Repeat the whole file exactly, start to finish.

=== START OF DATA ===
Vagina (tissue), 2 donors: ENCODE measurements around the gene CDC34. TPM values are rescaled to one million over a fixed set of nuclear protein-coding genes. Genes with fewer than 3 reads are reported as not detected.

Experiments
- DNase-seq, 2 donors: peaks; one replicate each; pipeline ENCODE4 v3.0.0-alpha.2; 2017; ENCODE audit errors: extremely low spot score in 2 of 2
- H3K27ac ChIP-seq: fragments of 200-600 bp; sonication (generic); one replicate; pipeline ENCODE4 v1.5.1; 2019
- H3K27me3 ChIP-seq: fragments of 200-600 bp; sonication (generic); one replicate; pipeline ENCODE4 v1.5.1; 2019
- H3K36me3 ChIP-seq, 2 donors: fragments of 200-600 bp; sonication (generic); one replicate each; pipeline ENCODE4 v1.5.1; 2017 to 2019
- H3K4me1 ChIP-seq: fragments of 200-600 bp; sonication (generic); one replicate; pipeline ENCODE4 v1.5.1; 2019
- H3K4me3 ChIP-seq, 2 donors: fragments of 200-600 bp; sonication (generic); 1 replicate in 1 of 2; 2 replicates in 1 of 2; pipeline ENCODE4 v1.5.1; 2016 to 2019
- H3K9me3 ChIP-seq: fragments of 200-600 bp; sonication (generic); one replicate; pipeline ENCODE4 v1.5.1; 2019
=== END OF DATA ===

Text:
Vagina (tissue), 2 donors: ENCODE measurements around the gene CDC34. TPM values are rescaled to one million over a fixed set of nuclear protein-coding genes. Genes with fewer than 3 reads are reported as not detected.

Experiments
- DNase-seq, 2 donors: peaks; one replicate each; pipeline ENCODE4 v3.0.0-alpha.2; 2017; ENCODE audit errors: extremely low spot score in 2 of 2
- H3K27ac ChIP-seq: fragments of 200-600 bp; sonication (generic); one replicate; pipeline ENCODE4 v1.5.1; 2019
- H3K27me3 ChIP-seq: fragments of 200-600 bp; sonication (generic); one replicate; pipeline ENCODE4 v1.5.1; 2019
- H3K36me3 ChIP-seq, 2 donors: fragments of 200-600 bp; sonication (generic); one replicate each; pipeline ENCODE4 v1.5.1; 2017 to 2019
- H3K4me1 ChIP-seq: fragments of 200-600 bp; sonication (generic); one replicate; pipeline ENCODE4 v1.5.1; 2019
- H3K4me3 ChIP-seq, 2 donors: fragments of 200-600 bp; sonication (generic); 1 replicate in 1 of 2; 2 replicates in 1 of 2; pipeline ENCODE4 v1.5.1; 2016 to 2019
- H3K9me3 ChIP-seq: fragments of 200-600 bp; sonication (generic); one replicate; pipeline ENCODE4 v1.5.1; 2019